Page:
- 2 West Virginia State University (WV Route 25, Institute), toll-free: . A public coeducational university founded in 1891 for the state's African American community. Following the Brown v. Board of Education decision in 1954, it transformed from a primarily residential black college to a predominantly commuter college with a heavily white student body, although its administration remains heavily African American to this day. "State", as the school is locally called, offers about 70 different bachelor's degrees in 20 different departments, plus master's degrees in biotechnology and media studies.
- 3 BridgeValley Community and Technical College, 2001 Union Carbide Drive, South Charleston, ☏ . A public two-year college formed in 2014 by the merger of Kanawha Valley and Bridgemont Community and Technical Colleges (respectively in South Charleston and Montgomery). Both campuses had started as community colleges associated with four-year schools—KVCTC with State and Bridgemont with WVU Tech (originally the West Virginia Institute of Technology)—but were separated from the four-year schools early in the 21st century (WVU Tech has since moved its four-year campus to Beckley). Offers over 40 associate's degree programs and nearly 20 certificate programs. The South Charleston campus is at a large office park that had been a major R&D facility for chemical manufacturer Union Carbide until being largely abandoned after that company was bought by Dow Chemical. Alternate location 619 S. 2nd Avenue, Montgomery, +1 304-205-6600
- 1 Charleston Town Center Mall, 3000 Charleston Town Center, ☏ . M-Sa 10AM-9PM, Su 12:30PM-6PM. 130 specialty stores, three major department stores, Picnic Place and specialty restaurants, and an atrium with a three-story waterfall and extensive greenery.
- Southridge, about 4 miles/6.5 km southwest of downtown along US 119 (locally known as "Corridor G", its designation in the Appalachian Development Highways System), is a large auto-oriented area developed since the mid-1990s. Split almost 50-50 between Charleston and South Charleston, it consists of four adjoining centers along Corridor G—The Shops at Trace Fork and Dudley Farms Plaza on the north side, and Southridge Center and The Terrace at Southridge Centre on the south side. Consists mainly of "big box" stores, with the usual array of fast-food and chain restaurants.
Although it isn't exactly a capital of cuisine, Charleston is the capital of cuisine for West Virginia, with a variety of options catering to different tastes and budgets. One of the best things about eating here is that there are very few tourist traps, since major tourism in Charleston has not yet caught on. Unfortunately, the lack of tourism also means that the restaurants can be generic; chains like T.G.I. Friday's, Outback, Olive Garden, and Red Lobster are common. There are, however, some more unique local eateries:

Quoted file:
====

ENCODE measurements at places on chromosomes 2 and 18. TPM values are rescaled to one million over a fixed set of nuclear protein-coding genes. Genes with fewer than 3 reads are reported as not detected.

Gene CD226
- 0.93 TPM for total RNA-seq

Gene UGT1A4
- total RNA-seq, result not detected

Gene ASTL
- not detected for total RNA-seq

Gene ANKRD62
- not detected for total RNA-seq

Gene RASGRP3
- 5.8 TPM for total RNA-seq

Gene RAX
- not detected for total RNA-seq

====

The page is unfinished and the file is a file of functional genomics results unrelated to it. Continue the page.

- Deli-D-Lite, 611 Chestnut Street, ☏ . M-F 5PM-11PM, Sa 4PM-11PM, Su 5PM-10PM.
- New Moon Café, 714 Lee Street, ☏ . M-F 11AM-2:30PM.
- Shape Shop, 1801 Patrick Street, ☏ . M Tu Th 9AM-8PM, W F 9AM-7PM, Sa 8AM-4PM. Plaza. A low-cal deli.
- 1 Capitol Roasters Café, 160 Summers Street, ☏ (cafe), (market). M-Th 7AM-8PM, F 7AM-11PM, Sa 8AM-11PM, Su 10AM-6PM.
- Rice Bowl, 121 Goff Mountain Road, ☏ . Daily 11:30AM-10PM. In Cross Lanes. Chinese.
- Delish, Inc., 110 McFarland Street, ☏ . M 10AM-3PM, Tu-Sa 11AM-8PM. Gourmet wraps. Credit not accepted.
- 2 Ellen's Homemade Ice Cream, 225 Capitol Street, ☏ . Has various flavors, including new weekly sorbet and ice cream flavors. This shop also sells coffee and various lunch foods including soups and several vegetarian dishes.
- Leonoro's Spaghetti House, 1507 Washington Street, ☏ . M-Th 11AM-8:30PM, F 11AM-9PM, Sa 3PM-9PM.
- Fresh Seafood Co. Market & Restaurant, 6230 MacCorkle Avenue, ☏ . M-Sa 10:30AM-10PM, Su noon-8PM. In St. Albans; Capitol Market (+1 304-343-3134) M-Sa 9AM-6PM, Su noon-5PM.
- Tidewater Grill 1060 Charleston Town Ctr +1 304 345-2620; Serves seafood and pasta, located at the edge of the Charleston Town Center Mall, walking distance from the downtown hotels.
- Kaifu Japanese Cuisine & Sushi Bar, 150 Court St, ☏ . Opposite the mall, walking distance from the downtown hotels.
- Lola's Pizza, 1038 Bridge Rd, ☏ . In South Hills.
- 1 Residence Inn by Marriott Charleston, 200 Hotel Circle, ☏ .
- 2 Embassy Suites Charleston, 300 Court Street, ☏ .
- 3 Charleston Marriott Town Center, 200 Lee Street East, ☏ . A hotel in downtown Charleston offering a health club, meeting and event facilities, swimming pool and Whitewater Grille.
- 4 Charleston Plaza Hotel, 1010 Washington Street East, ☏ .
- Huntington is about 1 hour west on I-64.
- Beckley is about 1 hour south on I-77.
- Parkersburg is about 1.5 hours north on I-77.
- Weston is about 1.5 hours northeast on I-79.
|Routes through Charleston|
|Cincinnati ← Huntington ←||W E||→ White Sulphur Springs → Washington, D.C.|
|Lexington ← Hurricane ←||W S||→ Beckley → Charlottesville|
|Canton ← Parkersburg ← Jct W E ←||N S||→ Beckley → Wytheville|
|Morgantown ← Sutton ←||N S||→ Merges into|
|Lexington ← Hurricane ←||W E||→ Jct S N → Lewisburg → Amherst|